Jayapal's comments came a day after Pelosi issued a letter to her caucus citing "guidance I am receiving" from other Democrats, who said the speaker should instead "do fewer things well so that we can still have a transformative impact on families." But Pelosi on Tuesday also said she believed lawmakers should first look to limit the duration of programs.
For weeks, Manchin and Sinema have offered little insight as to how they would like to reshape the broader spending measure, even as they have huddled privately with Biden. That has frustrated liberals, who have blasted their centrist counterparts for failing to be more forthright with a package they say is widely popular with voters. Democrats cannot afford to lose more than three votes in the House -- and cannot spare any in the Senate -- if they hope to deliver Biden a win.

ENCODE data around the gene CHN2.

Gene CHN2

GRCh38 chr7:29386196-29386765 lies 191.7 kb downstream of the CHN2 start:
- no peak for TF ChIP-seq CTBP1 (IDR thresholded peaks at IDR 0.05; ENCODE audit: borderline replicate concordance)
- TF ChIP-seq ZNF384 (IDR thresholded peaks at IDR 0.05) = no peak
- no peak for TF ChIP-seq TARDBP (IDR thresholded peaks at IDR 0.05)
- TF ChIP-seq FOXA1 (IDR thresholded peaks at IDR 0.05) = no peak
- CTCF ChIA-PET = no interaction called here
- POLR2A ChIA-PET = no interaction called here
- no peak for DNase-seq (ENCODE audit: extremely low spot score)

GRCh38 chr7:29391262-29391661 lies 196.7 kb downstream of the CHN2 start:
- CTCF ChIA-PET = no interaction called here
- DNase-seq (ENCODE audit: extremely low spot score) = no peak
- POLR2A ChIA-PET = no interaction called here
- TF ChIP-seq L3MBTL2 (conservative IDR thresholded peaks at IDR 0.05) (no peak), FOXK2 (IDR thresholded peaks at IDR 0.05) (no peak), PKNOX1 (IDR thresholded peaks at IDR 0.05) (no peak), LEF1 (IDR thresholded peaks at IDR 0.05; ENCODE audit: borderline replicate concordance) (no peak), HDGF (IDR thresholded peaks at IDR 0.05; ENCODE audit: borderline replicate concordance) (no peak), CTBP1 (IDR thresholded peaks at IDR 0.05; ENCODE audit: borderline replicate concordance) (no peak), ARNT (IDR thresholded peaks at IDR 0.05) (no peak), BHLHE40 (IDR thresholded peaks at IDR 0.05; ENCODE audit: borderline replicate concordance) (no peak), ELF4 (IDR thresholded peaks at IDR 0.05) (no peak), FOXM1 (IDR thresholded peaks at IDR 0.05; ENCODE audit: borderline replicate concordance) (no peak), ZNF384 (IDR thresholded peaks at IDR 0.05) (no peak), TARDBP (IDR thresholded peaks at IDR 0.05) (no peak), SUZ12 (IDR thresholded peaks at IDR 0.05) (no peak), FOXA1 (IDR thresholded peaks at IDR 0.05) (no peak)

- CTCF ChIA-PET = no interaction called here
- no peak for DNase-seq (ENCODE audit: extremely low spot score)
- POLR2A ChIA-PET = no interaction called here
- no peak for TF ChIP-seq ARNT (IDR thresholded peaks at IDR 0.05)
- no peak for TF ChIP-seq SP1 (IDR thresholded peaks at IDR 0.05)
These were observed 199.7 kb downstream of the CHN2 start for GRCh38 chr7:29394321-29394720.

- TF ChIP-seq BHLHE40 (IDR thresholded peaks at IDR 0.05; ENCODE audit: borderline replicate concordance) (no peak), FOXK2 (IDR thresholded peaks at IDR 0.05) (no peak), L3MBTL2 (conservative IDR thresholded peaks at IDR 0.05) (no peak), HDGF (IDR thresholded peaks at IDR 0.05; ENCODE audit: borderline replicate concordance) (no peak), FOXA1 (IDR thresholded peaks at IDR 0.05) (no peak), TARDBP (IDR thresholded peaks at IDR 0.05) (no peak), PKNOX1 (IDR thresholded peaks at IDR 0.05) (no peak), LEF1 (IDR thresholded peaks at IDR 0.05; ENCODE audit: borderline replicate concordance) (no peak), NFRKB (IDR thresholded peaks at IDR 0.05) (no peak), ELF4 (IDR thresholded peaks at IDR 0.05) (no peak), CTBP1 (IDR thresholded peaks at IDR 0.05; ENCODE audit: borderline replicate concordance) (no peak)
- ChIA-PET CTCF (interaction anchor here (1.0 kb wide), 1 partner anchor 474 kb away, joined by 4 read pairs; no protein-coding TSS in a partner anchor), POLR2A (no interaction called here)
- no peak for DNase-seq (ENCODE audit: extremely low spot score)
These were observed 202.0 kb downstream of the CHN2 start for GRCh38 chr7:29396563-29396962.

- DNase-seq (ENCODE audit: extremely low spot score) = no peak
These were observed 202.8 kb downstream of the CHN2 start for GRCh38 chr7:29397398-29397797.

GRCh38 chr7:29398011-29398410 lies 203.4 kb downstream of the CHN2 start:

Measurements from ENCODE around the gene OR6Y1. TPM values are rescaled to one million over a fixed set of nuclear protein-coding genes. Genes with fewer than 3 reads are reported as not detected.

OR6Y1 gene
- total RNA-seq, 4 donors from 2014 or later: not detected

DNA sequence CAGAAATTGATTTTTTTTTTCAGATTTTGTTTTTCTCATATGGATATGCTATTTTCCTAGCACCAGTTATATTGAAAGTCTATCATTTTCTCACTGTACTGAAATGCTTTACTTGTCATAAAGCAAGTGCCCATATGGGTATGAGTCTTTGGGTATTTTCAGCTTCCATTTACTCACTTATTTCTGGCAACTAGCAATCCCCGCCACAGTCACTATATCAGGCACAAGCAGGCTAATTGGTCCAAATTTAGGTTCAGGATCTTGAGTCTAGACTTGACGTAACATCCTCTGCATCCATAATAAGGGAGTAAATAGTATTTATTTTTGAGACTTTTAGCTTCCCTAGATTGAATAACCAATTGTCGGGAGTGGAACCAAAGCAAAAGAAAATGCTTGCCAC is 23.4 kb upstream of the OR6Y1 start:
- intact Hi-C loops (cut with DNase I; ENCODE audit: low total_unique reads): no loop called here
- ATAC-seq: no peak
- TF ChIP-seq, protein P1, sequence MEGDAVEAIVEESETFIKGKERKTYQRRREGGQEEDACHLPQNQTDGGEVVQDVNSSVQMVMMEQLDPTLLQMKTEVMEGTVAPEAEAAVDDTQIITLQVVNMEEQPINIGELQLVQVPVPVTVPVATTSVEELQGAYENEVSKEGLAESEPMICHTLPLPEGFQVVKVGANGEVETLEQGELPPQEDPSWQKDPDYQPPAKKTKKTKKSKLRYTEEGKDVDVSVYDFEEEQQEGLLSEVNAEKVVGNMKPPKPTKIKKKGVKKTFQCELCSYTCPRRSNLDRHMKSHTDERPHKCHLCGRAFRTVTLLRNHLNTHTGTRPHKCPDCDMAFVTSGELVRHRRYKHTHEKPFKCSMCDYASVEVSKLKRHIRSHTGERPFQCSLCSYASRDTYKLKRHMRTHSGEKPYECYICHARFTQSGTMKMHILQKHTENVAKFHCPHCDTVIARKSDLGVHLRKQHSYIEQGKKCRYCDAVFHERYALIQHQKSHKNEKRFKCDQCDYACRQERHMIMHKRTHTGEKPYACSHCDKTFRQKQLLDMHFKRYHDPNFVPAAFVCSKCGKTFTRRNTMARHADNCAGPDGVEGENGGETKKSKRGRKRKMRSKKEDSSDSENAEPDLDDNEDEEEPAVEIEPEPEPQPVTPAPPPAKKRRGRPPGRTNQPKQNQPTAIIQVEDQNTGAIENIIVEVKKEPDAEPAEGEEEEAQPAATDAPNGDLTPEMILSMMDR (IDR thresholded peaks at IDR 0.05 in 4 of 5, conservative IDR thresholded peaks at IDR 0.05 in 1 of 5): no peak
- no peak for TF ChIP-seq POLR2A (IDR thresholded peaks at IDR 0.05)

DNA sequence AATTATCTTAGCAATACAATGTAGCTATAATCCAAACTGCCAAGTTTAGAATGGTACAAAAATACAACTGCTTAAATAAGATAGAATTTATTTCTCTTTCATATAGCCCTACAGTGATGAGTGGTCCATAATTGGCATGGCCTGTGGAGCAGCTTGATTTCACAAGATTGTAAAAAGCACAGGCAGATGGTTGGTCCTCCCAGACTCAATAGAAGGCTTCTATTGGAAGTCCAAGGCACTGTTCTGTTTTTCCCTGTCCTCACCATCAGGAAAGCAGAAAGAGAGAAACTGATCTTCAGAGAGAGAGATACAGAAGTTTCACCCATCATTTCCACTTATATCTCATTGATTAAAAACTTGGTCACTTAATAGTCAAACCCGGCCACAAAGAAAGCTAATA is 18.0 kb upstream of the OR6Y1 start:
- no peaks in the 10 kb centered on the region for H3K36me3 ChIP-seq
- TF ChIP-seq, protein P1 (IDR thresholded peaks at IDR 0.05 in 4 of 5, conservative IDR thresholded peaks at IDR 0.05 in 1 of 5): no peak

On Tuesday, though, Pelosi projected a measure of optimism, even as she acknowledged to reporters the disagreements in her own ranks. "We are a Democratic Party. We are not a rubber stamp or a lockstep party," she said.
Speaking at a separate media event, Sen. Edward Markey, D-Mass., stressed that many Democrats aren't willing to limit their plans to address climate change. "We can't negotiate with deadly wildfires," the senator said, responding to the talks between Congress and the White House.
Sen. Alex Padilla, D-Calif., pledged to continue fighting to advance immigration changes, even though parliamentary obstacles in the chamber may spoil Democrats' efforts. Sen. Elizabeth Warren, D-Mass., emphasized that aid should be as universal as possible, part of an effort to ward off the eligibility requirements that Manchin and other centrists have raised to limit funds. And Sanders fiercely defended his proposal to expand Medicare to include dental, vision and hearing benefits amid growing concerns that it may be on the chopping block.
"This, to me, is not negotiable," he said.
Information for this article was contributed by Kevin Freking of The Associated Press; and by Tony Romm of The Washington Post.